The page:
if none provided, an empty dictionnary is set'''

        self.file_path = file_path
        self.data = default_data
        self.load_file()


    def load_file(self):
        ''' Returns the data loaded from json file, or the default one '''

        try:
            with open(self.file_path) as json_file:
                data_from_file = json.loads(json_file.read())
        
        except (OSError, ValueError, IOError):
            print("Couldn't load " + self.file_path + ". Creating a default one.")
            self.store_data()
        
        else:
            if type(self.data) is dict and type(data_from_file) is dict:
                self.data.update(data_from_file)
            else:
                self.data = data_from_file
            print("Loaded config from " + self.file_path + ".")
            json_file.close()


    def get_data(self):
        ''' Returns the data '''
        return(self.data)


    def set_data(self, new_data):
        ''' Stores the data in the instance '''
        self.data = new_data


    def update_data_dict(self, dict_to_be_merged):
        ''' Merges the dictionnary given in argument with self data dictionnary '''
        if type(self.data) is dict and type(dict_to_be_merged) is dict:
            self.data.update(dict_to_be_merged)
        else:
            print("Trying to update dictionnary, but non dict found.")
            raise SystemExit


    def store_data(self):
        ''' Saves the data to json file.'''
        try:
            with open(self.file_path, "w") as json_file:
                json_file.write(json.dumps(self.data))
        except OSError:
            print("Couldn't save " + self.file_path + ".")


#if __name__ == "__main__":
#    my_jsonfile = jsonfile("./test.json", default_data = {"a": "porty", "b": "portx"})
#    print(my_jsonfile.get_data())
#    update_data = {"c": "portc", "b": "portb"}
#    my_jsonfile.update_data_dict(update_data)
#    print(my_jsonfile.get_data())
#    my_jsonfile.store_data()






jimako
Posts: 14
Joined: Fri Dec 23, 2016 6:36 pm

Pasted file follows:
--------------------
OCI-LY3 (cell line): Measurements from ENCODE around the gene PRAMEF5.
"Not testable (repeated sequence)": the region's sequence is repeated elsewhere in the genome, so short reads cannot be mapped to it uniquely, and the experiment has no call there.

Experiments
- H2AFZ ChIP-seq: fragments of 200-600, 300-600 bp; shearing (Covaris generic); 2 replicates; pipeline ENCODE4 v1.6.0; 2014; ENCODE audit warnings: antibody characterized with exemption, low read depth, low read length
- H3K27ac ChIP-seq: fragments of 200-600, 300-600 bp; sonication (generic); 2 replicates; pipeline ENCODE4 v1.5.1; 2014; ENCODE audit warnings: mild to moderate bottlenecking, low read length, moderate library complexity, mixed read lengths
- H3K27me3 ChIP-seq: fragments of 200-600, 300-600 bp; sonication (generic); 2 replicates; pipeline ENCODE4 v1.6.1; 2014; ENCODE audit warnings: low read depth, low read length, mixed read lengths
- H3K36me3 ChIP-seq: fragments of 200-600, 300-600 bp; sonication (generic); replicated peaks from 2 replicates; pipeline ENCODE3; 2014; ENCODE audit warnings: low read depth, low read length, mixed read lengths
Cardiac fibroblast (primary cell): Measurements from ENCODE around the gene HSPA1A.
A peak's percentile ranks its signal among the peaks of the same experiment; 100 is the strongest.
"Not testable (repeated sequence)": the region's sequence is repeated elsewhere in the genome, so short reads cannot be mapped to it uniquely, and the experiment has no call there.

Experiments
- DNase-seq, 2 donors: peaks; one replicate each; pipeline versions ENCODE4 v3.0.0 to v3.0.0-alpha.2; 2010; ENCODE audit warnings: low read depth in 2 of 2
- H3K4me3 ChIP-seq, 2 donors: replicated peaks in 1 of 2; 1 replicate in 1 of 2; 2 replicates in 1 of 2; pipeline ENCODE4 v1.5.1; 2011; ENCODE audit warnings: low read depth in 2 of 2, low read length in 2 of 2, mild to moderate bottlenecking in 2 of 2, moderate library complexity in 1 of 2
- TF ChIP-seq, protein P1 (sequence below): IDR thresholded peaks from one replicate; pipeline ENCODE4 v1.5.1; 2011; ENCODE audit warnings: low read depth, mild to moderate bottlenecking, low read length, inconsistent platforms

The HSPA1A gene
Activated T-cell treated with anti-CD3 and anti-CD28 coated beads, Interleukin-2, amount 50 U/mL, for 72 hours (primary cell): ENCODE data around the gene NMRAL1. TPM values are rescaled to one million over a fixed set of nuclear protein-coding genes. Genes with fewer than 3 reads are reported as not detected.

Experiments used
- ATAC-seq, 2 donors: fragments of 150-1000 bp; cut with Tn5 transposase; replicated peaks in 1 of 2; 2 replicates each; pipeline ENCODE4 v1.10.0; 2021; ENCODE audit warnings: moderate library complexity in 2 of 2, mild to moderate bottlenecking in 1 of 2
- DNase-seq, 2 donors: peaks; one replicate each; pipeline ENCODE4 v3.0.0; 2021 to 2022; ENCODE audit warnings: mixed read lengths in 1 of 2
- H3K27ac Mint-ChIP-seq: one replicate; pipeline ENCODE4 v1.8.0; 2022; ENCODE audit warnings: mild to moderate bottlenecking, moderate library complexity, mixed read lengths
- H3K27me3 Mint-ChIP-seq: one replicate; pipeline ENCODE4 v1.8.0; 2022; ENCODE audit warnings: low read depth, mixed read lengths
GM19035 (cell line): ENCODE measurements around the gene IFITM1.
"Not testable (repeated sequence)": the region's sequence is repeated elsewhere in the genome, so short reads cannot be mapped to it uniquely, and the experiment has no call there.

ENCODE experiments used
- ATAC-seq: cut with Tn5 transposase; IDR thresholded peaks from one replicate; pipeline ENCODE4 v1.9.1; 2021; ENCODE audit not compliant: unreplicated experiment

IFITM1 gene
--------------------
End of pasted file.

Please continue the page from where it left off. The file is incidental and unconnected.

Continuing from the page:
Re: best approach for an application config file

Post by jimako » Mon Apr 23, 2018 4:46 pm

dhylands wrote:
Mon Jan 22, 2018 6:10 pm
You can also use good ole python. This works well for read-only configuration information.

Just create a python module and import it.
That is my preferred method as well. And here is an example on how I use it, in case somebody is looking how to use this method.

Create a `config.py` file:

Code: Select all

WIFI_SSID = "myssid"
WIFI_PASSWORD = "mysecretpassword"
Then in you main script file:

Code: Select all

import config
import network

sta_if = network.WLAN(network.STA_IF)
sta_if.active(True)
sta_if.connect(config.WIFI_SSID, config.WIFI_PASSWORD)

stijn
Posts: 280
Joined: Thu Apr 24, 2014 9:13 am

Re: best approach for an application config file

Post by stijn » Mon Apr 23, 2018 6:43 pm

Another vote for Python config files here: it's simple, just works with all possible types, convenient, and moreover, it's actual code: we have a lot of configuration which requires mathematical calculations so with a Python config the whole calculation becomes part of the file and serves as documentation. Otherwise we'd have to use a seperate script to generate a config file..

User avatar
kamikaze
Posts: 142
Joined: Tue Aug 16, 2016 10:10 am
Location: СССР
Contact:

Re: best approach for an application config file

Post by kamikaze » Tue Apr 24, 2018 3:26 pm

The best config for Python app is Python code! it is much faster to "translate" than any third-party stuff. And you don't need to spend extra CPU and RAM to translate it in runtime

Post Reply